Welcome dear reader or Wilkommen, Bienvenue, Ben Arrivata and Bainvegni for Switzerland, my country of choice for today has four official languages! That last word of welcome, Bainvegni, is actually Romansh, a language unique to Switzerland.
Anyhow, I’m not going to give you a language lesson have no fear!
Switzerland is actually a country I’ve been meaning to look at for a while and despite it being a non-EU member it has not been immune to the crises of the Eurozone and the refugee influx of the summer.
Let’s start with the economy first, as it is not in the EU (and not the Euro) the Swiss Franc currency has actually been surging forward this year hitting the dominant Swiss export market. The biggest trading partner of Switzerland is the EU, this makes sense given that it is completely surrounded by EU member states! Most exports to the EU consist of chemicals, medicines, machinery and watches according to the European Commission and it is noteworthy that it had one of the first Free Trade Agreements with the EU, signed back in 1972.
There are certainly small indicators of strain, such as the report in the French language Tribune de Geneve, concerning recent violence during protests over culture budget cuts in downtown Geneva. It resulted in luxury shops having their windows smashed and graffiti being sprayed across the elegant facade of the Grand Theatre. Inequality may well lurk beneath the surface in exclusive Switzerland and addressing this should also be a priority for the Swiss authorities. According to a survey conducted by the Swiss Federation of Trade Unions (SGB) in May this year, the richest fifth of the country owns 86% of the assets, the gap being much greater than most think.
The Bern-based State Secretariat for Economic Affairs forecast that GDP growth would be 0.8% this year and 1.5% in 2016. I have to say that on a recent trip to Zurich back in the summer I didn’t actually notice any ill effect on the economy but then what exactly was I meant to look out for on holiday!? There were certainly no beggars that I could see but that is a very superficial way of looking for inequality or lack of wealth.
The second point is the refugee crisis, and despite a large number of its population being foreign born (I think it is about a third!) Switzerland has grappled with the thorny issue of immigration for a long time. In fact, in one of their unique direct democracy initiatives the Swiss narrowly voted to set quotas on immigration to their land, thereby throwing their treaty obligations with the EU over freedom of movement into disarray.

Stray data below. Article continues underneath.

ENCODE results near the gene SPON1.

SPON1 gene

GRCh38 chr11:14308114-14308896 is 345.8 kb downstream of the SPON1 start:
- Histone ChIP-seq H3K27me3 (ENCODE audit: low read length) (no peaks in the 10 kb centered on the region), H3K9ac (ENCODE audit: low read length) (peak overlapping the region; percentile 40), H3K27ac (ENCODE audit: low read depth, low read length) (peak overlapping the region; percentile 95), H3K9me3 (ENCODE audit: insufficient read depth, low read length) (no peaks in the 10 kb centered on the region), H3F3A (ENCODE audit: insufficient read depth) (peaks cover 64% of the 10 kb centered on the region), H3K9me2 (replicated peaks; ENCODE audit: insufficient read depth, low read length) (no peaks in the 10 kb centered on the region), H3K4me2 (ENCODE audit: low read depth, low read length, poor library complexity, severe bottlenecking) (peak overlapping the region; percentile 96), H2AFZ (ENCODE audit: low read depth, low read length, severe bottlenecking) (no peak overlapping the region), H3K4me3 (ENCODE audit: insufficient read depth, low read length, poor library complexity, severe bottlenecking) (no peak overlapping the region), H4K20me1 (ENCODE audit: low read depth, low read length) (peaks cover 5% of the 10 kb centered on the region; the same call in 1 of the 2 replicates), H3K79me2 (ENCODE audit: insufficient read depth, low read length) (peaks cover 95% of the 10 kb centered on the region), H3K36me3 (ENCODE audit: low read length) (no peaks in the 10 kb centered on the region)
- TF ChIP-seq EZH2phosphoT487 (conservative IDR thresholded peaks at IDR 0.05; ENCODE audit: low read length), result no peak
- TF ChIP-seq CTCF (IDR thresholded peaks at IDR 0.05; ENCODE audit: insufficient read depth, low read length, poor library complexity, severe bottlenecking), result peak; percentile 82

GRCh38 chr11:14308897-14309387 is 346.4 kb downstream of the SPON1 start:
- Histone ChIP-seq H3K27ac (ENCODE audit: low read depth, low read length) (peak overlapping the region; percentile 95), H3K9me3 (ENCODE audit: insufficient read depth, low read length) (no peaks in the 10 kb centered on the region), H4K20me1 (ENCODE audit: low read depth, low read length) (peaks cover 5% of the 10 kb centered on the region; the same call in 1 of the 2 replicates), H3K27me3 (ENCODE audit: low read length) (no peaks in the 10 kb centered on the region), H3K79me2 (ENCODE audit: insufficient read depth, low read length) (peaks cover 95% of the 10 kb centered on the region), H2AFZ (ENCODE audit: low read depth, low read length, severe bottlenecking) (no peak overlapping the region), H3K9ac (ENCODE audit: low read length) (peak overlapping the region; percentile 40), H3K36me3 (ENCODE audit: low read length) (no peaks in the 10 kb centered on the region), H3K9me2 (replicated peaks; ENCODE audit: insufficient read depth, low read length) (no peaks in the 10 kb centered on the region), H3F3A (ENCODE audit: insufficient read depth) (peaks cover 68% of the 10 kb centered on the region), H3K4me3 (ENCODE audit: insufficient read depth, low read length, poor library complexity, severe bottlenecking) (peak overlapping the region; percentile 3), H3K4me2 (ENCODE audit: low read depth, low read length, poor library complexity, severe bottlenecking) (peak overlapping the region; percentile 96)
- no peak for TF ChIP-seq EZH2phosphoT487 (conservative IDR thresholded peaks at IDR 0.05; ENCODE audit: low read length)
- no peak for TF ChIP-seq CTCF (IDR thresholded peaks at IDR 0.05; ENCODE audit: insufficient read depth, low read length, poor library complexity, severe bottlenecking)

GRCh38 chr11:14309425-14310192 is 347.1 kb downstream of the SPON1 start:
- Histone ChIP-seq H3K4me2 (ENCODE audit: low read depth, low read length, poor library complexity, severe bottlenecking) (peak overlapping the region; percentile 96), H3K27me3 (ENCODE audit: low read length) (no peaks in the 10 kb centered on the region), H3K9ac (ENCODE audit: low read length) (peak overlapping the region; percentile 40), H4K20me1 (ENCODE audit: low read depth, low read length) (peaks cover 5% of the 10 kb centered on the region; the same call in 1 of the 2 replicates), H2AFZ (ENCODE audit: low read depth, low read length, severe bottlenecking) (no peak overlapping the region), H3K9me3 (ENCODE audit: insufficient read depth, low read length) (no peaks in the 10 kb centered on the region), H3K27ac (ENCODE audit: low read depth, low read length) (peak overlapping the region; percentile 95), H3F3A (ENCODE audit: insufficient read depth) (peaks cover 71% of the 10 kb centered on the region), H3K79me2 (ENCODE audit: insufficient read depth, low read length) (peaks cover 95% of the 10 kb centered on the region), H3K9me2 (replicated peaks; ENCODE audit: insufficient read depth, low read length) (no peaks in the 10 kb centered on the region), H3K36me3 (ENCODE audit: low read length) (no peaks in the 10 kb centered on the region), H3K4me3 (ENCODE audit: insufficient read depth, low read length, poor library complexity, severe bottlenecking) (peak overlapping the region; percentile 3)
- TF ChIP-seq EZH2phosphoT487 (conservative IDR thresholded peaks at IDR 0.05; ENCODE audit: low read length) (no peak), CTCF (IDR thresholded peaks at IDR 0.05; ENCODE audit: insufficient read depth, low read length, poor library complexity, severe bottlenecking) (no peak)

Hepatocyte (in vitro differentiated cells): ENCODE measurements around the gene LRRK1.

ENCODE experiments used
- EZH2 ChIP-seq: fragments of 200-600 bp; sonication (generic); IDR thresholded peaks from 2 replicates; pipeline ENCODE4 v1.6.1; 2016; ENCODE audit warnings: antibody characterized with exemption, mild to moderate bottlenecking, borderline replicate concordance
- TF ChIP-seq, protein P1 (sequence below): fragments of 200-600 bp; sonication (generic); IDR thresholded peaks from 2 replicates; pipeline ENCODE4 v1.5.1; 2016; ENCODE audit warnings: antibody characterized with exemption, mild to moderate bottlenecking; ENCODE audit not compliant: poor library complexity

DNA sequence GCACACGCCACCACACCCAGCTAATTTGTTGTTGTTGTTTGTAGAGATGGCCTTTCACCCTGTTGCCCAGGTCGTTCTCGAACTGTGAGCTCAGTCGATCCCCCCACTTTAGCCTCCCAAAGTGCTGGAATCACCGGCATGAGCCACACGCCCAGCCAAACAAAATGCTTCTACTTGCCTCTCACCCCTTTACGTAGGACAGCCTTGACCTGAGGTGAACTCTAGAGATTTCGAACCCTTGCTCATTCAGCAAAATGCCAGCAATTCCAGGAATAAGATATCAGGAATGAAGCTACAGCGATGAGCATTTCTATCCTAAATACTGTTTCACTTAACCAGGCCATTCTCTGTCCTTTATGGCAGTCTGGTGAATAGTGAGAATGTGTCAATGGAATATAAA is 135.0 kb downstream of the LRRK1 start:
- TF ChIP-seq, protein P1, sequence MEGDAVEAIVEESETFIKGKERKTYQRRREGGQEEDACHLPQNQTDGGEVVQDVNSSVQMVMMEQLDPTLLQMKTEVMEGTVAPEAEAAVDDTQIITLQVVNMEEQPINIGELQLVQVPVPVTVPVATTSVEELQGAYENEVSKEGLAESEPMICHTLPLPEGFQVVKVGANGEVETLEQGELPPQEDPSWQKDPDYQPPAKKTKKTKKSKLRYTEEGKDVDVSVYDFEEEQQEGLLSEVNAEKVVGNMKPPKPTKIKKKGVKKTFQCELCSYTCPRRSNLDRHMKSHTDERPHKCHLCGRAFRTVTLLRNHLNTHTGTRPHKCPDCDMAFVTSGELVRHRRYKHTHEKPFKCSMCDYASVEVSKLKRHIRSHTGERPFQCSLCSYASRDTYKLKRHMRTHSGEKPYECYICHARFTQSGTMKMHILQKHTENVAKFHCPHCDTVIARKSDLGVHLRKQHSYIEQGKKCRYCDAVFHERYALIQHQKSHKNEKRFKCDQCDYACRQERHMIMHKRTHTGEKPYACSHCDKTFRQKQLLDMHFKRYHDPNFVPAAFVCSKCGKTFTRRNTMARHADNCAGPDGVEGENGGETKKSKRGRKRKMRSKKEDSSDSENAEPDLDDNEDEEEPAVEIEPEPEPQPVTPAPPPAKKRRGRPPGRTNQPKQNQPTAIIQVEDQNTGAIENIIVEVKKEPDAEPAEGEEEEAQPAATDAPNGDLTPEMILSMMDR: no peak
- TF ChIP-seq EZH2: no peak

The incoming Swiss President, Johann Schneider-Ammann, has made it a priority to try and resolve this matter in the New Year and has said he is optimistic of an agreement over a form of ‘safety valve’ to control immigration flows, according to the Swiss German-language daily newspaper, Neue Zuercher Zeitung.
Mr Schneider-Ammann is not without domestic pressure, as the Swiss People’s Party (SVP) led by multibillionaire, Christoph Blocher, has led a fiercely anti-immigration campaign and on the back of that won the biggest share of the votes in the October parliamentary election and an extra seat on the governing, seven-member Federal Council (the Federal Council acting as a sort of collective Presidency with a Chairman who changes ever year).
Swiss politicians are also at risk of becoming out of touch with their electorate, a common complaint across Europe. This is odd for somebody from outside Switzerland to understand as Switzerland is often held up as a shining example of direct democracy (with regular referendums on issues ranging from garbage disposal to immigration), prized neutrality on international affairs and humanitarian principles (the UN has its second HQ in Geneva and hosts peace talks).
Edward Girardet, a former editor of English language Swiss newspaper, Le News, highlighted the Swiss aversion to controversy, such as immigration, therefore mainstream parties will not touch the subject, leaving to the SVP to make the running, and he criticises the own goal scored by the Swiss government’s recent decision to close a state sponsored popular English language news radio station, stating that it will deprive many newcomers to Switzerland of reliable news and society information.
As I mentioned earlier, I have been to Switzerland on several occasions and been from west to east and seen the modern, prosperous and cosmopolitan country it has become. However, what I did not see was the life outside the dynamic cities and the largely rural and rather isolated communities who like many of their counterparts in Europe and USA feel, erroneously in my humble opinion, that globalisation and contact with the outside world brings trouble to their way of life. It needn’t but this has to be communicated to them by politicians challenging their viewpoints and standing up for the values that have made Switzerland such a beacon for many.